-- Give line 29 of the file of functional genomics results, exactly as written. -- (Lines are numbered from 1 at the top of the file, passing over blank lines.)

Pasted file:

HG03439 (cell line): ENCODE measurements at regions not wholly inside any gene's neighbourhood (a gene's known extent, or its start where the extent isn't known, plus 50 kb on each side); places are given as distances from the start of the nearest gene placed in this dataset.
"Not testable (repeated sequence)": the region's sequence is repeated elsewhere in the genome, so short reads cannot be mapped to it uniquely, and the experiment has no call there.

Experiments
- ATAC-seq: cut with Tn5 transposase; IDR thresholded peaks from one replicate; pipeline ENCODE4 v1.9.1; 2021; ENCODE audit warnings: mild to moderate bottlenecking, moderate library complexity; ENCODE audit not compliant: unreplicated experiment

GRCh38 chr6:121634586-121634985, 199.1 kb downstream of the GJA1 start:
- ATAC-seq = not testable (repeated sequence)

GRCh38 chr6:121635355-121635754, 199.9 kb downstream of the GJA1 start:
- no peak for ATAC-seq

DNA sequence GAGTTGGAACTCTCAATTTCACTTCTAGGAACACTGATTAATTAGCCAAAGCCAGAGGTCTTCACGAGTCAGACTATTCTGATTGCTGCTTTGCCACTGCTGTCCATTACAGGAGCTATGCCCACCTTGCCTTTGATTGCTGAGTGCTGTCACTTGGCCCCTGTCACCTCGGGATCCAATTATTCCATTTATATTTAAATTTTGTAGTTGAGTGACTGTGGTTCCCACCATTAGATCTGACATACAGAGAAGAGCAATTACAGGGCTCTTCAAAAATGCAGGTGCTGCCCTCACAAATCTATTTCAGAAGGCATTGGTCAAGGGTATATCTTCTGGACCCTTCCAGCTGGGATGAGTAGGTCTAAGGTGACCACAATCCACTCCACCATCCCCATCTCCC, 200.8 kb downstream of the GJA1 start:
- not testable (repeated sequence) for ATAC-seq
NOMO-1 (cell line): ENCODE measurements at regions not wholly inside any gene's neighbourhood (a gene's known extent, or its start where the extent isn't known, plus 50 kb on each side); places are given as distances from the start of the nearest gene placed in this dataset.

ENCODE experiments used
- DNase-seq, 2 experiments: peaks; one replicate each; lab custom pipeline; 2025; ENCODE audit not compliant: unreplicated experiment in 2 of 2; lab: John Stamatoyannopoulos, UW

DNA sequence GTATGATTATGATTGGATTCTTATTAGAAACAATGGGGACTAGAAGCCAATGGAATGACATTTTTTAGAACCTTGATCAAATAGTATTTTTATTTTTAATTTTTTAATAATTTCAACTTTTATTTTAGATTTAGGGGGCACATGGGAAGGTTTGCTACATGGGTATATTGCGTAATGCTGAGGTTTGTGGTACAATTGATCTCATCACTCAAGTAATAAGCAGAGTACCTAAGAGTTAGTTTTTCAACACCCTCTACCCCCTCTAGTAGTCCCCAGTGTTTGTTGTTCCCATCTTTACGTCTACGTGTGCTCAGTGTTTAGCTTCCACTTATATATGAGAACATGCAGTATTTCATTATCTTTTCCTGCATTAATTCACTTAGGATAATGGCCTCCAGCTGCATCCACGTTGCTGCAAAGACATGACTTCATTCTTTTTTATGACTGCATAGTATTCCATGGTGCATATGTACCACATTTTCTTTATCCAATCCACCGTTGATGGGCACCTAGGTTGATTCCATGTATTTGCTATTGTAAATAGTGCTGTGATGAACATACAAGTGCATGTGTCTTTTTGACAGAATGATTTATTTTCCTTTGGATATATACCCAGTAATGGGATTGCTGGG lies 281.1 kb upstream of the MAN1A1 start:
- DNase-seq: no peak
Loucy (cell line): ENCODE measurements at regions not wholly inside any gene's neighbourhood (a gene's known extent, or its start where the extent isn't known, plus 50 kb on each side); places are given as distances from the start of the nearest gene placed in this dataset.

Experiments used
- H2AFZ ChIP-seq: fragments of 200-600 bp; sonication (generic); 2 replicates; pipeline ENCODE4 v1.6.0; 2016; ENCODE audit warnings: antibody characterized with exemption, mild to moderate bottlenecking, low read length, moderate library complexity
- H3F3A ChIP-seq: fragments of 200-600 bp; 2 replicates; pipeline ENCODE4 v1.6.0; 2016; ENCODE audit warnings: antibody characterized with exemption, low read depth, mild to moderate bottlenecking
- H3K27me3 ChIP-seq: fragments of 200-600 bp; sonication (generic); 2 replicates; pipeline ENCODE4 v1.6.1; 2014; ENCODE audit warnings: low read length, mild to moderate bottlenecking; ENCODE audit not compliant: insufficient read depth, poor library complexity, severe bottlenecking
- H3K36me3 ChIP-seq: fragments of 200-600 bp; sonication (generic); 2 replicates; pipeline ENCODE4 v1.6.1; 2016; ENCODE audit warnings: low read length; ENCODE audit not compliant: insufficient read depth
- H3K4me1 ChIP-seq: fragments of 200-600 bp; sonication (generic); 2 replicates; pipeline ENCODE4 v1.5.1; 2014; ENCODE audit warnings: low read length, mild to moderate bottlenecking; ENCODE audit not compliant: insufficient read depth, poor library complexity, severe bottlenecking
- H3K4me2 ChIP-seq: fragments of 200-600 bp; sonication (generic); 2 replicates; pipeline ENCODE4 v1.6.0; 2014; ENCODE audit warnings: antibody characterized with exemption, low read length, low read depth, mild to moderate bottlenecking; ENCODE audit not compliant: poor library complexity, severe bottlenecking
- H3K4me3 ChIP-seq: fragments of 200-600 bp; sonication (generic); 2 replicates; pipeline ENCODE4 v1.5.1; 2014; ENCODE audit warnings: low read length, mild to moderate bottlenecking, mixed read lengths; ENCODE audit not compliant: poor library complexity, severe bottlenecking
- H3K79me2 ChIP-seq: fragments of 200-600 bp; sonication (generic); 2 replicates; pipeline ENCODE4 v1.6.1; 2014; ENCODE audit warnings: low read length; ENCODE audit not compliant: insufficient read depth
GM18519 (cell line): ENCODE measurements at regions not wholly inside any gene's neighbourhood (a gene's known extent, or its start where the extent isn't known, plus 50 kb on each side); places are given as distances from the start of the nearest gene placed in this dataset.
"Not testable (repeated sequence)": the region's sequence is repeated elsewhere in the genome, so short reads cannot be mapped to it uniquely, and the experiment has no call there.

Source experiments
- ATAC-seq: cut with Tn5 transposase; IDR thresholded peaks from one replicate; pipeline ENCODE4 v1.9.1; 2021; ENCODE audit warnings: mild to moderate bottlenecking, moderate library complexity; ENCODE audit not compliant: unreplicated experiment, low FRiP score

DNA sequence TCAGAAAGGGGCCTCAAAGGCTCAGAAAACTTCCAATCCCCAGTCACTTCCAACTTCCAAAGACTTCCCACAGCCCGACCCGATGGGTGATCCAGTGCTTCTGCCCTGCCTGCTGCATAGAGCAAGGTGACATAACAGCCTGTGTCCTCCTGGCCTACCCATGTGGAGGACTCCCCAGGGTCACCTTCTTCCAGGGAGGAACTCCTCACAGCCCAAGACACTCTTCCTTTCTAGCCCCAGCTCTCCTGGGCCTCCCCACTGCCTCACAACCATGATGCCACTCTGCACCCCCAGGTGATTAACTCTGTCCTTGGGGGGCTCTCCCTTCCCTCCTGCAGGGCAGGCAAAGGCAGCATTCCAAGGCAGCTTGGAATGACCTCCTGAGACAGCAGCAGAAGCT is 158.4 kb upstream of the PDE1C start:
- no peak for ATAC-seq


- ATAC-seq: cut with Tn5 transposase; IDR thresholded peaks from one replicate; pipeline ENCODE4 v1.9.1; 2021; ENCODE audit warnings: mild to moderate bottlenecking, moderate library complexity; ENCODE audit not compliant: unreplicated experiment, low FRiP score